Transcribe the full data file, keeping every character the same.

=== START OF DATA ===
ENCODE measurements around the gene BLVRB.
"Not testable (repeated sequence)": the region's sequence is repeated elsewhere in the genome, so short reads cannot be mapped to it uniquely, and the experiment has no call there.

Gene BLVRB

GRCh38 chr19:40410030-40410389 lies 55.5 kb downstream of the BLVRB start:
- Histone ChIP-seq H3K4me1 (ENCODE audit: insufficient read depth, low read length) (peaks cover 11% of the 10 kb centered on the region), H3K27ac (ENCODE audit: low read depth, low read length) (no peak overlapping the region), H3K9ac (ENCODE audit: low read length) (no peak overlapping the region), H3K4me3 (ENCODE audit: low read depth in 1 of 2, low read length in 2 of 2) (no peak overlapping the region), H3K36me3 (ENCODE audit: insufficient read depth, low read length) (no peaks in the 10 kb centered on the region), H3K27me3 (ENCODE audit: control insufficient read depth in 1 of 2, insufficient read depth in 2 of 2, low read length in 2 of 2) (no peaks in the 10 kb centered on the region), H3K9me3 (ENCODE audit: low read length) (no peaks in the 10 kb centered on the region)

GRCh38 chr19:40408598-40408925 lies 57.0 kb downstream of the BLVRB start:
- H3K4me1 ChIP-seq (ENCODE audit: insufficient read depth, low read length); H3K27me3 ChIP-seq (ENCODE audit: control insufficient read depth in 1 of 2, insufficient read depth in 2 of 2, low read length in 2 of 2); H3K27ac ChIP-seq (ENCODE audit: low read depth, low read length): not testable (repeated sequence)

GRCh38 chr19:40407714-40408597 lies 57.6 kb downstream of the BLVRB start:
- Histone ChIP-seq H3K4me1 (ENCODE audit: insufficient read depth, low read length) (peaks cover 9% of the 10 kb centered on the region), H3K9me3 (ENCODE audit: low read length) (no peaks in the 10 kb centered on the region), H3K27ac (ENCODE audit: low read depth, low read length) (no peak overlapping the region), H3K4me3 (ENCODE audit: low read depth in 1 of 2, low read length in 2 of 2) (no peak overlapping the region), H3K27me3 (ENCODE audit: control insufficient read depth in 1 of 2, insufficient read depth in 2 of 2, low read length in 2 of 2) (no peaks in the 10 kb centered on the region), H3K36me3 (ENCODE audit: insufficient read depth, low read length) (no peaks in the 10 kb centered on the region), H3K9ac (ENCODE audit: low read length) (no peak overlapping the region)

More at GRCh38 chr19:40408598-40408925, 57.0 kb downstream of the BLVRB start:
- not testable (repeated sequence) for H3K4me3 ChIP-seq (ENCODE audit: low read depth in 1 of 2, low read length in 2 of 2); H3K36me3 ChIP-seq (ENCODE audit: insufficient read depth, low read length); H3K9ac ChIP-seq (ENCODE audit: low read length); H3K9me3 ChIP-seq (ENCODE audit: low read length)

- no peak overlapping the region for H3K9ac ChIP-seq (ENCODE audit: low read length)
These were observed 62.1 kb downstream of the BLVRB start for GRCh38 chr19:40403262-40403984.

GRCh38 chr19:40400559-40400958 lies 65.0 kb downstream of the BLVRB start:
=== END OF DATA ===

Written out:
ENCODE measurements around the gene BLVRB.
"Not testable (repeated sequence)": the region's sequence is repeated elsewhere in the genome, so short reads cannot be mapped to it uniquely, and the experiment has no call there.

Gene BLVRB

GRCh38 chr19:40410030-40410389 lies 55.5 kb downstream of the BLVRB start:
- Histone ChIP-seq H3K4me1 (ENCODE audit: insufficient read depth, low read length) (peaks cover 11% of the 10 kb centered on the region), H3K27ac (ENCODE audit: low read depth, low read length) (no peak overlapping the region), H3K9ac (ENCODE audit: low read length) (no peak overlapping the region), H3K4me3 (ENCODE audit: low read depth in 1 of 2, low read length in 2 of 2) (no peak overlapping the region), H3K36me3 (ENCODE audit: insufficient read depth, low read length) (no peaks in the 10 kb centered on the region), H3K27me3 (ENCODE audit: control insufficient read depth in 1 of 2, insufficient read depth in 2 of 2, low read length in 2 of 2) (no peaks in the 10 kb centered on the region), H3K9me3 (ENCODE audit: low read length) (no peaks in the 10 kb centered on the region)

GRCh38 chr19:40408598-40408925 lies 57.0 kb downstream of the BLVRB start:
- H3K4me1 ChIP-seq (ENCODE audit: insufficient read depth, low read length); H3K27me3 ChIP-seq (ENCODE audit: control insufficient read depth in 1 of 2, insufficient read depth in 2 of 2, low read length in 2 of 2); H3K27ac ChIP-seq (ENCODE audit: low read depth, low read length): not testable (repeated sequence)

GRCh38 chr19:40407714-40408597 lies 57.6 kb downstream of the BLVRB start:
- Histone ChIP-seq H3K4me1 (ENCODE audit: insufficient read depth, low read length) (peaks cover 9% of the 10 kb centered on the region), H3K9me3 (ENCODE audit: low read length) (no peaks in the 10 kb centered on the region), H3K27ac (ENCODE audit: low read depth, low read length) (no peak overlapping the region), H3K4me3 (ENCODE audit: low read depth in 1 of 2, low read length in 2 of 2) (no peak overlapping the region), H3K27me3 (ENCODE audit: control insufficient read depth in 1 of 2, insufficient read depth in 2 of 2, low read length in 2 of 2) (no peaks in the 10 kb centered on the region), H3K36me3 (ENCODE audit: insufficient read depth, low read length) (no peaks in the 10 kb centered on the region), H3K9ac (ENCODE audit: low read length) (no peak overlapping the region)

More at GRCh38 chr19:40408598-40408925, 57.0 kb downstream of the BLVRB start:
- not testable (repeated sequence) for H3K4me3 ChIP-seq (ENCODE audit: low read depth in 1 of 2, low read length in 2 of 2); H3K36me3 ChIP-seq (ENCODE audit: insufficient read depth, low read length); H3K9ac ChIP-seq (ENCODE audit: low read length); H3K9me3 ChIP-seq (ENCODE audit: low read length)

- no peak overlapping the region for H3K9ac ChIP-seq (ENCODE audit: low read length)
These were observed 62.1 kb downstream of the BLVRB start for GRCh38 chr19:40403262-40403984.

GRCh38 chr19:40400559-40400958 lies 65.0 kb downstream of the BLVRB start: